In a recent blog, Leonard Sweet’s Summoned to Lead referenced Leonardo DaVinci’s philosophy of art – Sapere Vedere – knowing how to see. With DaVinci’s remarkable ability to connect science, technology, and philosophy, he advocates that art is not only about the creation but also the process of seeing what is created. Through cross-disciplines, Sapere Vedere requires that you put on a lens to see with fresh eyes what is, both the scene and the way in which you see the scene. David Morgan does something similar by putting on two lenses: art and religion. He describes this connection through a sacred gaze which “designates the particular configuration of ideas, attitudes, and customs that informs a religious act of seeing as it occurs within a cultural and historical setting.” He calls his readers into a practice – a gaze – that helps see art for what it says about religious belief, in particular Christianity in the US. It’s not seeing religion as only theologians understand, but rather with visual images of the common people that depict a realistic reflection of society at the time. By addressing politics, history, psychology, theology, and literature, Morgan integrates all of these disciplines to reveal the connection of art and religion.
Reading through what Morgan has compiled, I hear names I haven’t heard in awhile – Elizabeth Cady Stanton (suffragist), G. Stanley Hall (early psychologist), Colonel Balch (precursor author of the Pledge of Allegiance), and Warner Sallman (artist of the famous Jesus picture). In each of the individuals mentioned, their part in the visual images reflects the nature of society at that time. The values of the culture surface through “[t]he prevalence of images of sacrifice, self-denial, saintly courage, communal solidarity, and memorial enshrinement suggest[ing] that religion and its mass-culture icons remain for Americans one of the most powerful components of their experience of nationhood.” By way of art, in particular visual art, religion is as much about equality, humanism, and patriotism as it is about the Jesus in Sallman’s picture that becomes the Christian’s icon for how to behave in society.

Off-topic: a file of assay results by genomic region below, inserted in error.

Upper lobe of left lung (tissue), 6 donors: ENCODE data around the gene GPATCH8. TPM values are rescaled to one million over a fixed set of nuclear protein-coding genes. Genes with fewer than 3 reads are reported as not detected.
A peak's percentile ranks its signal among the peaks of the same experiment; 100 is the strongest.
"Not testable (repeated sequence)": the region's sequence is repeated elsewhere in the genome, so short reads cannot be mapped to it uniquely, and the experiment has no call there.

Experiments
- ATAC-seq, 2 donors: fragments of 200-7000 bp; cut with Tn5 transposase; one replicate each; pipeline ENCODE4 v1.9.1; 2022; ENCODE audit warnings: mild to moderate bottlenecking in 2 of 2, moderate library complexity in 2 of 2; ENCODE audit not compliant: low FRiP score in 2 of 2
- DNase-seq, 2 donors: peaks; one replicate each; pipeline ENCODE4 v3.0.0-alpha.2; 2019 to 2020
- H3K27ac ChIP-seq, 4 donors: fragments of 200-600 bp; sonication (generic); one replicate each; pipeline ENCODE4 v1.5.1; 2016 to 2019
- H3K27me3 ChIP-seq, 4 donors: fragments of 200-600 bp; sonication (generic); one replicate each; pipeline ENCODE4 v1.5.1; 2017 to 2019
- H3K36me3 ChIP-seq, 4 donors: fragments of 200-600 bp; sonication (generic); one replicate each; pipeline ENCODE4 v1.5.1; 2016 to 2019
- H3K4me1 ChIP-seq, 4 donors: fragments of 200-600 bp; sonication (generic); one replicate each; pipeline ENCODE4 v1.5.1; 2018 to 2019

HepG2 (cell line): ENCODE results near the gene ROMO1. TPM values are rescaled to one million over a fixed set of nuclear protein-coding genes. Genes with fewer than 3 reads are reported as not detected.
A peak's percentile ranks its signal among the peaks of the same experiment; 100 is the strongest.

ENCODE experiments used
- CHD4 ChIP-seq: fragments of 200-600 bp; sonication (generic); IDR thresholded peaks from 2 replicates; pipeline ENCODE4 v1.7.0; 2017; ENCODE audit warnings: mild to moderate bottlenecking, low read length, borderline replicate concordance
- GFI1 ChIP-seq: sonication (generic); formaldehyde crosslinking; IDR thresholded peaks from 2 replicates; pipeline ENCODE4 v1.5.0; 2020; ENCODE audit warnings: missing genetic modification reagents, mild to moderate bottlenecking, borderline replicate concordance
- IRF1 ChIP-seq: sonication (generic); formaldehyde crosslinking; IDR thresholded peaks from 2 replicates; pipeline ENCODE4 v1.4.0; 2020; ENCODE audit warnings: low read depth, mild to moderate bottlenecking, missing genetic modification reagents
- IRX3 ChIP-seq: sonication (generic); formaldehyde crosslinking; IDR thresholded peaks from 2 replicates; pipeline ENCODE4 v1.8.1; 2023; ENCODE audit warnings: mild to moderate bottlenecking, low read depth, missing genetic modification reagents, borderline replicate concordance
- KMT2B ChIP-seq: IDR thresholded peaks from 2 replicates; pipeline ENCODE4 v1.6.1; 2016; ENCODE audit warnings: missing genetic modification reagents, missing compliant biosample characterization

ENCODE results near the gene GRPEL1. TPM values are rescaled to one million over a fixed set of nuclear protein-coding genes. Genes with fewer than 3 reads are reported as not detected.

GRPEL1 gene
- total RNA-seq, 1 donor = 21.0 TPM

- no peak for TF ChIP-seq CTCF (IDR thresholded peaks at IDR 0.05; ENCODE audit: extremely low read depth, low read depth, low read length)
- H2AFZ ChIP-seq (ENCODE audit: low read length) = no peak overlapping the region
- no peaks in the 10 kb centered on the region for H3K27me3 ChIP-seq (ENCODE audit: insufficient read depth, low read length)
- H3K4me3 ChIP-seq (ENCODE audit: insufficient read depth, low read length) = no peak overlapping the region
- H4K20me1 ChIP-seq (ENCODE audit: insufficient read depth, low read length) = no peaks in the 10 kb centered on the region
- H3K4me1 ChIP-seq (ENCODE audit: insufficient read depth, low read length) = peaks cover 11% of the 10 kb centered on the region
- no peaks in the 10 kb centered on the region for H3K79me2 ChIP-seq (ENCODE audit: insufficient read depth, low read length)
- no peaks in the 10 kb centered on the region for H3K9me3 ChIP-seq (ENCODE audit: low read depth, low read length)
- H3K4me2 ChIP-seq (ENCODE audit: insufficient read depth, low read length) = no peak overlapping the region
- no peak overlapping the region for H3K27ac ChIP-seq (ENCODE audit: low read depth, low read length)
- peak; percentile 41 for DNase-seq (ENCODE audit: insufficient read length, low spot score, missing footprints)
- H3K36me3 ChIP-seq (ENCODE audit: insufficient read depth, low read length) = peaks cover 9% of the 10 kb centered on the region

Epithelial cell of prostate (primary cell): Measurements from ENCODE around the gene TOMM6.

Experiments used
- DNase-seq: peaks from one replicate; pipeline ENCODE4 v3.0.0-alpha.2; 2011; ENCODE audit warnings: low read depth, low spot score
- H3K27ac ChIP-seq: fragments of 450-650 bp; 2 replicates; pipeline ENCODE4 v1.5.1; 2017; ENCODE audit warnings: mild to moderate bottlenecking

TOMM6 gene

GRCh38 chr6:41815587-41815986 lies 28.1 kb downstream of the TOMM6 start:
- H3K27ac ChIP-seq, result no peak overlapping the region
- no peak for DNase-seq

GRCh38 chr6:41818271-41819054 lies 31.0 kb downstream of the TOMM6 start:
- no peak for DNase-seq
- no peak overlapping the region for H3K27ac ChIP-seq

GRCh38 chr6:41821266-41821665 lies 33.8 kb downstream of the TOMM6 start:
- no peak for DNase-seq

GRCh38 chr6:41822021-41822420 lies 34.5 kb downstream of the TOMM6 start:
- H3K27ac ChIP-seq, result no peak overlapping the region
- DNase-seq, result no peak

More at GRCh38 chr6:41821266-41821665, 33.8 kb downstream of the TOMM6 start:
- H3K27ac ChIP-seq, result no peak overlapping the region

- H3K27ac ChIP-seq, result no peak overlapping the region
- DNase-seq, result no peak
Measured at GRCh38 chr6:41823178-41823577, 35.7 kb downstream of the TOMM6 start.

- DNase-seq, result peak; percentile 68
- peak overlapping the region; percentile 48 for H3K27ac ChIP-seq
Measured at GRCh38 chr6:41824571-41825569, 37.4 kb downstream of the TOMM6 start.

Morgan’s breadth and depth of historical and cultural understanding provides a foundation for the question he wants to answer: “What do we learn about religion by investigating the power of images, that is, their capacity to frighten, seduce, deceive, influence, and inspire?” These visuals touch not only the mind, but also the heart and body. These images impact a way of seeing, not just the particular object, but the message it communicates within a culture. Recalling Critical Thinking (Paul and Elder), there are two strategies of nine that help develop thinking around this concept of Sapere Vedere. One is “redefine the way you see things,” and the other is “get in touch with your emotions.”
I have a deaf student in my math class that I teach at the community college. She has told me that she is a visual learner for obvious reasons. Recently, she expressed frustration with all the independent work I require. With so many students at different levels, it’s difficult to stay together on the same concepts. After some consideration, I realized that I didn’t “see” what she saw. Being deaf, she looks forward to “conversation” in a classroom whether through teacher instruction or student participation. She already has enough independent work that she does on her own in her quiet world. My first inclination was to get defensive when she was frustrated, but it was when I made the attempt to “see” differently, we were able to come up with a solution.
In our churches, how quickly we are to only “see” a certain way. And that’s the right way, right? I wonder what kind of understandings would take place if we stepped back to gaze at what is versus what we think things should be. That doesn’t mean we will necessarily change the circumstances, but with critical thinking skills we can redefine the way we see it. In much of my research on aging, one of the key components for well being is the capacity to reframe life experiences, the good and bad. This idea of finding a “way” to see versus just seeing could be similar to Jesus as the “way” versus just believing in Jesus. Following Jesus on the way certainly requires a constant new re-seeing of who God is.
In addition to seeing, Morgan also points to how art actually attends to the whole person – body, mind, heart, and soul. “The ways of seeing experience in religious visual culture are felt more often than they are rationally articulated. As part of the lived experience of belief, they inform the character and everyday life of religion….” Perhaps there is an essence in art that can actually be part of the way that God transforms us. I consider icons that are often used in Eastern Orthodox traditions. They are not merely for depiction of saints and God, but there are ways to be touched through viewing of them. Similar to the stained glass windows in the Middle Ages, the communication of the gospel comes through not only the art, but also by the way it moves in people.
Could it be that religious art not only helps us see what is, but also allows us to get in touch with how we feel about it? No longer does the head dictate how we understand and know (in the biblical sense) something. Rather, the message gets closer to the core of who we are, a place of vulnerability that can be responsive to God’s invitation. The picture that comes to mind is the table where the bread and the wine sit. This visual representation of God’s welcome to us serves as a reminder of His love, but even more, becomes a part of us through the picture and then the act of responding to it by receiving it.
 David Morgan, The Sacred Gaze: Religious Visual Culture in Theory and Practice (Berkeley, CA: University of California Press, 2005), 3.
 Ibid, 255.
 Ibid, 258.
 Morgan, 258.